|Wigan Athletic 0 v 2 Leeds United|
Saturday, 17th August 2019 Kick-off 15:00
Leeds finally overcome the 10 men of Wigan
Sunday, 18th Aug 2019 12:25 by Tim Whelan
The much-maligned Patrick Bamford was twice in the right place at the right time, to fire Leeds to victory over Wigan Athletic. I always said he was a great player.
Marcello Bielsa had already announced that he wasn’t going to announce his starting line-up for the game, while saying that he wasn’t going to make any changes from the last league game with Forest. Which might have helped Wigan boss Paul Cook to plan for this game, but he could probably have guessed that this eleven would dominate most of the possession but struggle to convert that superiority into goals.
And just about anyone could have predicted that the Leeds fans would provide most of the atmosphere for this game, with a full visitors’ end looking out at vast numbers of empty seats in the other three stands. There were a clutch of Wigan fans in the corner to our left doing their best to cheer the home side on, but that was about it.
Leeds had the first chance of the game, with Phillips shooting wide from distance, but then Wigan managed to mount a bit of pressure of their own. Their surprise win over Cardiff on the opening day served notice that they won’t be a pushover on their own patch, despite the lack of folk noise from the home fans.
They went close when Evans chipped a free kick into the top corner, which Casilla had to turn over the bar. And our defence looked all over the place from the resulting corner, which came through towards Massey at the far post, but thankfully he failed to get the touch he needed. Wigan were working hard to try to close us down, but a turning point came in the 21st. minute when their aggression went a bit too far.
Williams had already picked up a yellow card by clipping the heels of Dallas, and when he was frustrated at being pulled back by Forshaw, he launched into a high tackle on Bamford long after the ball had gone. Wigan got the free kick for the initial foul, but Williams picked up the inevitable second yellow for a foul that could easily have been deemed to be a straight red in itself.
Wigan boss Paul Cook said later that he had no complaints about the dismissal, but moaned about inconsistency as he claimed that a similar foul from Phillips went unpunished. That latter incident led to the referee racing over to the Wigan ‘technical area’ to show a yellow card to a member of their coaching staff.
Meanwhile, the Wigan fans chanted “we only need ten men” to remind us of that awful game at Elland Road in April. History was not going to repeat itself, though as we began to get on top a lot of our crosses were overhit, leaving Bamford starved of service. And when the ball did come his way he more or less tripped over the ball in front of goal rather than putting the chance away.
His many critics will have loved that, but he was to make no mistake in the 34th minute. A cross from Dallas found Forshaw at the near post, and after Marshall had palmed his header onto the woodwork, it fell to the unmarked Bamford five yards out. It bounced at a difficult height, but our main man had plenty of time to control it and knock the ball over the line. A defender stood with his arm in the air, but god knows what he was appealing for, as there was nothing wrong with the goal.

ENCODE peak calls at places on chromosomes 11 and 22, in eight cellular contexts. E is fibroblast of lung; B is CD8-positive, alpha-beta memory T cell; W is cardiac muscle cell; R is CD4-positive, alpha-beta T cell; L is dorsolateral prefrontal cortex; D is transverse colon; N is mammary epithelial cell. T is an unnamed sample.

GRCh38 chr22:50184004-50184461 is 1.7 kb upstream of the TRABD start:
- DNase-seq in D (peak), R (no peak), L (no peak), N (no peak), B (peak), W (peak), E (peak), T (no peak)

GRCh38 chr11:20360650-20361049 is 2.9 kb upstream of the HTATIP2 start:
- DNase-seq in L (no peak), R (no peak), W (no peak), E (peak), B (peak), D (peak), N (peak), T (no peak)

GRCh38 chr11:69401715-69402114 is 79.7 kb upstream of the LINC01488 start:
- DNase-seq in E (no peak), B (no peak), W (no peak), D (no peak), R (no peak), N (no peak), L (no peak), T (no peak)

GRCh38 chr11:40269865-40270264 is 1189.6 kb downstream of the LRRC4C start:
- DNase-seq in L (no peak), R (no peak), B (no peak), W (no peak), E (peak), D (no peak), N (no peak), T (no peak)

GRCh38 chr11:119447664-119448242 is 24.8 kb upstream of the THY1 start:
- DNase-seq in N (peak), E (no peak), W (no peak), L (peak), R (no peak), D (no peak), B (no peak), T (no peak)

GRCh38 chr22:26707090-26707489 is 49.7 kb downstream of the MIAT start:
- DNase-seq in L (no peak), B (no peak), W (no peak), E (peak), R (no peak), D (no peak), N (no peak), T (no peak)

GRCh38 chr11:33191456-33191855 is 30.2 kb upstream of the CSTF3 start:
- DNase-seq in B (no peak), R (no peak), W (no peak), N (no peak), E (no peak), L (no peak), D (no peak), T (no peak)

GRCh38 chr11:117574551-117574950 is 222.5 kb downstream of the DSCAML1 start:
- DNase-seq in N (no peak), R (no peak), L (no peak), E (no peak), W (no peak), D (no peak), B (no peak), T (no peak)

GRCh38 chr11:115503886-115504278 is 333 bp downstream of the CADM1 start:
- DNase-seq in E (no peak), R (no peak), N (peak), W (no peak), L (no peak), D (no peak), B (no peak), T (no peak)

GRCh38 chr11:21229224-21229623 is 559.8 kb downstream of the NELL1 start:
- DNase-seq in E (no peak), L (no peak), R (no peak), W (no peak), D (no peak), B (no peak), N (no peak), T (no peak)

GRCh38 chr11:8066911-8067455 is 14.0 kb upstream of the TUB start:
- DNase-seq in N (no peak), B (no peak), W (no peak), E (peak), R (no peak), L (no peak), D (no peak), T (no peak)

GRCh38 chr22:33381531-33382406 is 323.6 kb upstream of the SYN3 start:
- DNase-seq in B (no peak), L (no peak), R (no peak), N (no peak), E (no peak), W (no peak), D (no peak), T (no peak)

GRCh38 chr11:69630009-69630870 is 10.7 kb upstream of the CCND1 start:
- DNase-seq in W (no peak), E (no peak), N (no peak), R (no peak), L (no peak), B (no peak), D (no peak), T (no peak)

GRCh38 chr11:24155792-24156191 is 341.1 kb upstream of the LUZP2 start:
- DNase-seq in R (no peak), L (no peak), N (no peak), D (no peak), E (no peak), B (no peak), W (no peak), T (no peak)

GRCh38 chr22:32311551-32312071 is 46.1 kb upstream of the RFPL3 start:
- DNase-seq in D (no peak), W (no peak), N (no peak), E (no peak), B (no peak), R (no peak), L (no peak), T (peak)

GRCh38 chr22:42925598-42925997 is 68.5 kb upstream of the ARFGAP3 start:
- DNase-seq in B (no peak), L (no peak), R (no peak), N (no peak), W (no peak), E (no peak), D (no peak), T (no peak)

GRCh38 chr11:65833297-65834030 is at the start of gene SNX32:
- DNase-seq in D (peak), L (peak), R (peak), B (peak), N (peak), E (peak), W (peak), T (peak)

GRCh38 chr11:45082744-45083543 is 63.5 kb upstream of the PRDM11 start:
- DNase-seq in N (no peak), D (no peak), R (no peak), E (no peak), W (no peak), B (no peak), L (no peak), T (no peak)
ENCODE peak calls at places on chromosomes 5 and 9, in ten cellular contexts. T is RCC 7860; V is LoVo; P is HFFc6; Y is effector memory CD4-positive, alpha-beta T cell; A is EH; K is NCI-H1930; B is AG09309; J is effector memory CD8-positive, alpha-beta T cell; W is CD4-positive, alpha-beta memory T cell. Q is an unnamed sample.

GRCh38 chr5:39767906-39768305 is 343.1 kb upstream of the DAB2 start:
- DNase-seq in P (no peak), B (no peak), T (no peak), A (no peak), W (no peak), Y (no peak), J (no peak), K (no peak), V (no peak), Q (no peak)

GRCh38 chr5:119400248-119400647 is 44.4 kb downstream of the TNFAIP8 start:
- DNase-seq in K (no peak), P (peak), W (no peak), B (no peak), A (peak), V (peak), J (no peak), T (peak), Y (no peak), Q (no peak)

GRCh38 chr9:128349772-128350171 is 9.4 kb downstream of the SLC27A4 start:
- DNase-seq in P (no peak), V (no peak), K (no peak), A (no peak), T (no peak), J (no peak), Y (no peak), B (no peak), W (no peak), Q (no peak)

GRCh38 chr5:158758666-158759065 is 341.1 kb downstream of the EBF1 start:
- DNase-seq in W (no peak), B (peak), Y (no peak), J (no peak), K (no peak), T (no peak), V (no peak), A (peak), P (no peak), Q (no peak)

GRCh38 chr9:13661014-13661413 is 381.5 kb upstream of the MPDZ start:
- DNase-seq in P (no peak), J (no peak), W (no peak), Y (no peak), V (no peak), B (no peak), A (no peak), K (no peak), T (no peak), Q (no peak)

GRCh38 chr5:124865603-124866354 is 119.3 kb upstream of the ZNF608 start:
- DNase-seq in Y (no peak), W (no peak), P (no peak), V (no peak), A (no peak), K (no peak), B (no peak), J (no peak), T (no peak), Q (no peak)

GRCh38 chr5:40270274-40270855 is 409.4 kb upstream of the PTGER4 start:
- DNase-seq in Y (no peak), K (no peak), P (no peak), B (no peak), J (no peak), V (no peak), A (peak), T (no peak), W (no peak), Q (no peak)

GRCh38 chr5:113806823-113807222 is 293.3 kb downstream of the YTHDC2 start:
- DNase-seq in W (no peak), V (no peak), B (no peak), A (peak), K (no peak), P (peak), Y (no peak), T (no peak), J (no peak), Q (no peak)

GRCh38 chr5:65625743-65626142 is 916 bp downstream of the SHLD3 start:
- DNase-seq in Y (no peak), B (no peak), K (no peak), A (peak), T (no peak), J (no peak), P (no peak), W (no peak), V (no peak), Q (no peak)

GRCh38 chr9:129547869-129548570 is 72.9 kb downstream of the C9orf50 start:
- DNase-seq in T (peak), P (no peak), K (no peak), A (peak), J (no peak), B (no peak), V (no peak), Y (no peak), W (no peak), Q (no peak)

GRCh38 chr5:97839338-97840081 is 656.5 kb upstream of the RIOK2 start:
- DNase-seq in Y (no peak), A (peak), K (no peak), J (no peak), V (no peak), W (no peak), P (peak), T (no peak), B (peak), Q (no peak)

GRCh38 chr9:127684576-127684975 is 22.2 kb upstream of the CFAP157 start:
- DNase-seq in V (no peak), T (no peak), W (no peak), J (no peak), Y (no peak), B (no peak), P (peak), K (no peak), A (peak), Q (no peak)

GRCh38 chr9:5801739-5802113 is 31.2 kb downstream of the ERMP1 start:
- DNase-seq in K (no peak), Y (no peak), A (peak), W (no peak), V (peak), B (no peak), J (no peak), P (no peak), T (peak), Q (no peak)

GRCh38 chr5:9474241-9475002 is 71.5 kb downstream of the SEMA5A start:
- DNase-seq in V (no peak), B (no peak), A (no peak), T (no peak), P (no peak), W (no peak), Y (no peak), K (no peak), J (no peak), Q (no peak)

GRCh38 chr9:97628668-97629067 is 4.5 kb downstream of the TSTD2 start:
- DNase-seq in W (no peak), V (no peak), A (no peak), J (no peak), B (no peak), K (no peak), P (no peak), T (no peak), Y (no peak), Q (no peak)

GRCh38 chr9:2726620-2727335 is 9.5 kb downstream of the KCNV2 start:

There was a flurry of excitement in the stand to our right as one or two Wigan fans objected to the presence of several celebrating Leeds fans in their midst. You’d think that they would be glad for the extra income from fans occupying some of the many seats that would otherwise be unsold. “We’re Leeds United, we sit where we want!”
And according to the highlights on Quest TV there was also a bit of bother between the teams as they went off for half time. I didn’t see that, but perhaps it happened as they went down the tunnel. But back on the field it was more the same in the second half, with Leeds pressing for a second goal.
Forshaw seems to be getting a few chances these days and he forced Marshall into another save, while Douglas should have scored after a neat move, but could only send the ball across the face of goal. And we had a shout for a penalty in the 65th minute when a cross from Hernandez hit a defender’s arm, but the ref might have decided this was accidental.
It didn’t matter anyway, as the resulting corner came through to Bamford after White missed it and he was able to bundle the ball home despite the presence of two defenders and the keeper on the line. After that the result was never in doubt, though we failed to convert any of the chances to make the win more emphatic and improve our goal difference.
I thought we could have sent Nketiah on to run at a tiring 10 man side, but the only sub made before the 90th. minute was Costa, who replaced Klich. Once again he seemed keen to impress, but tended to want to do too much rather than pass, and again seemed a little too easy to knock off the ball. The other sub was a late cameo from Shackleton.
As the game wore on Forshaw sent another chance wide, while Hernandez was denied by a couple of saves from Marshall, the first from a free kick. At the other end Wigan had a free kick of their own, when Evans again forced Casilla into a good save, putting it in almost the same place as his effort in the first half.
Once that chance had gone Wigan’s hopes of a late comeback was snuffed out, and some of their few fans who had come were making their way to the exit well before the referee put them all out of their misery with the final whistle.
This result sends us to the top of the table, in conjunction with the Wendies defeat at the hands of the loveable Millwall. We’re above several other teams on goal difference only, but have we peaked too soon once again?
Reuters Media Express
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